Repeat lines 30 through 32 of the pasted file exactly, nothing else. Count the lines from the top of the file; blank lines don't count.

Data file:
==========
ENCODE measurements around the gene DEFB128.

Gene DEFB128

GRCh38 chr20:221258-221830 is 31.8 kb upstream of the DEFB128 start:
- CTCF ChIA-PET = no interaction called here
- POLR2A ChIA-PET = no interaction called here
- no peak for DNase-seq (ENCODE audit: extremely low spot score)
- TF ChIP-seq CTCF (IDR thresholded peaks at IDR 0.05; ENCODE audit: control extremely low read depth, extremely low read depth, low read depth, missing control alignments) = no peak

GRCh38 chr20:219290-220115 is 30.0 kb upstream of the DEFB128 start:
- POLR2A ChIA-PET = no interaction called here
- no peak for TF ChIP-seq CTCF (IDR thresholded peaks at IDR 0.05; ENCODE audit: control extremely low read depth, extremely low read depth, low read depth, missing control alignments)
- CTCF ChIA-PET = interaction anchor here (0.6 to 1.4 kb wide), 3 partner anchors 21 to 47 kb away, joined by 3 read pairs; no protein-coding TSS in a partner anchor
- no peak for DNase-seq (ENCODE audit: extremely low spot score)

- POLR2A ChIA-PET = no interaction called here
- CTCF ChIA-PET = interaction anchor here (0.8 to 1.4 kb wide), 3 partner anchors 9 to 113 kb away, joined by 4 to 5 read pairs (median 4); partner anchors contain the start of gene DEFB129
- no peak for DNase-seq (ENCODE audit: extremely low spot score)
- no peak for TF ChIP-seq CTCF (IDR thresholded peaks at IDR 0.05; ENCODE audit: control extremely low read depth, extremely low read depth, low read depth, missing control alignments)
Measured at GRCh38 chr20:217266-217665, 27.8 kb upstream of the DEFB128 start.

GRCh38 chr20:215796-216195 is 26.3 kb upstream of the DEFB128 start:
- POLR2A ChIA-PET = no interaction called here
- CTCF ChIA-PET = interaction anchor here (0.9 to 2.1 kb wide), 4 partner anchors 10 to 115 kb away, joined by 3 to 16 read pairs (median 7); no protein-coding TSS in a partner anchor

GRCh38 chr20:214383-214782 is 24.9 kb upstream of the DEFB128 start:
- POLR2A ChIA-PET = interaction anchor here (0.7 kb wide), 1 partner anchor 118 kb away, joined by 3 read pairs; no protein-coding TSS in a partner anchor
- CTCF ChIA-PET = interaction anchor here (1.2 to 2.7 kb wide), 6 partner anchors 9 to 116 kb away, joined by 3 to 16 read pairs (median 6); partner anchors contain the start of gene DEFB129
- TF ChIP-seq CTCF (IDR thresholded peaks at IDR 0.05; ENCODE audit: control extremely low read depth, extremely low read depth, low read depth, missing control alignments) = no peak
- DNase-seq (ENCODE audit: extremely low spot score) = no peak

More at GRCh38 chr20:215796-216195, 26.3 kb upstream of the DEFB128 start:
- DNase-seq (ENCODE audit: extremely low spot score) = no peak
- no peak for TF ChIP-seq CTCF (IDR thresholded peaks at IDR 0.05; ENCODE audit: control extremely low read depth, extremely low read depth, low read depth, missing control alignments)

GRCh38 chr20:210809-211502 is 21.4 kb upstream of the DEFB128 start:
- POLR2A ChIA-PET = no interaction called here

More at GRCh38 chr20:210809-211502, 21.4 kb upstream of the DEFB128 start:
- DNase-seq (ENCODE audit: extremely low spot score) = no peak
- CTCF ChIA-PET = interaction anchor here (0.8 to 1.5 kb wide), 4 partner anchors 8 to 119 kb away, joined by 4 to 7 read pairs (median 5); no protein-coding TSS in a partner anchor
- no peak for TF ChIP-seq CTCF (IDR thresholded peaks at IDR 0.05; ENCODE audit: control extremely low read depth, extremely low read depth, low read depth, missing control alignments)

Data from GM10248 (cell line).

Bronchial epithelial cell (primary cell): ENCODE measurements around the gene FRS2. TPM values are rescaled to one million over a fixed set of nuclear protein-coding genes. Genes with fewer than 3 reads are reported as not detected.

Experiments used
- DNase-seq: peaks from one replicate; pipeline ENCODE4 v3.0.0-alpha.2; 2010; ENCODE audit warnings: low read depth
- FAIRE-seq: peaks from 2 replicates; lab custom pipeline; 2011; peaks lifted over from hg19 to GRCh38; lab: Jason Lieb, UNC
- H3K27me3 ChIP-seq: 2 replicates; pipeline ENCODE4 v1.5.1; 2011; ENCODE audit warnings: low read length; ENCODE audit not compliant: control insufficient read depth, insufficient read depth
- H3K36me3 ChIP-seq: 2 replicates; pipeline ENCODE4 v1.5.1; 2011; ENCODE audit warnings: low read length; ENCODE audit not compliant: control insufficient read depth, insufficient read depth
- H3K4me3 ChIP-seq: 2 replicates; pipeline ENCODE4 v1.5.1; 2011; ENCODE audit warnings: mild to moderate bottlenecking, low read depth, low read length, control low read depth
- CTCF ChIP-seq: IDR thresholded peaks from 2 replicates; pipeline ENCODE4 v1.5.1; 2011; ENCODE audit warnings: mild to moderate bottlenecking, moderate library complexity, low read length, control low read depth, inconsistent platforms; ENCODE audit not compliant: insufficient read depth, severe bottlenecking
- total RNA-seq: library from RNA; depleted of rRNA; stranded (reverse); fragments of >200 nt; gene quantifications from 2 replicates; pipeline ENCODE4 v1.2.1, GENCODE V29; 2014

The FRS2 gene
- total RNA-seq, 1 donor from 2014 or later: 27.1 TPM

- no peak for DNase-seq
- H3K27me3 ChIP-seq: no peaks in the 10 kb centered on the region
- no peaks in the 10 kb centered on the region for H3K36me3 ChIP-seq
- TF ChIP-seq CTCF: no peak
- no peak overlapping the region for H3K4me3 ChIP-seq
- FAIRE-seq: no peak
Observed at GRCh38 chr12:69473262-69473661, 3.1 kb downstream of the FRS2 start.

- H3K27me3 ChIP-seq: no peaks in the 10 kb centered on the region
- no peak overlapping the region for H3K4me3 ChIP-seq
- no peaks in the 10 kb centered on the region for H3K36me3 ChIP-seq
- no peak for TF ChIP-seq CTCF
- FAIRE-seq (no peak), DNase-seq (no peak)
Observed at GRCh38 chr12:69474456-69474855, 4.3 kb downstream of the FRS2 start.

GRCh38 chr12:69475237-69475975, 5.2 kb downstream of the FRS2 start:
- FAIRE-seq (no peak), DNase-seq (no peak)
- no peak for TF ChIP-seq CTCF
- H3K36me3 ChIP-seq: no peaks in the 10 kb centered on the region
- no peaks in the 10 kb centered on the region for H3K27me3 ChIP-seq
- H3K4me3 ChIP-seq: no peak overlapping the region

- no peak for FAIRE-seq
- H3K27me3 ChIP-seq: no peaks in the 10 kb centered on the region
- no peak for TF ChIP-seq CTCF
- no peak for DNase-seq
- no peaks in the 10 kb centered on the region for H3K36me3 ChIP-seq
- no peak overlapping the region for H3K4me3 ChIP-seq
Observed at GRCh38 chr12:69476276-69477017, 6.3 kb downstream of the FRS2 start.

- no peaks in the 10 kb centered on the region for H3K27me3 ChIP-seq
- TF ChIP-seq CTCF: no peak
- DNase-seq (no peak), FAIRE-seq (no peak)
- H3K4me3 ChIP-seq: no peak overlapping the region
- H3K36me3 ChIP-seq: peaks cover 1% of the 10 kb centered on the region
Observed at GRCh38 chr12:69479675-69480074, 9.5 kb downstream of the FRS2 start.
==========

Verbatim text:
- POLR2A ChIA-PET = no interaction called here

More at GRCh38 chr20:210809-211502, 21.4 kb upstream of the DEFB128 start:
- DNase-seq (ENCODE audit: extremely low spot score) = no peak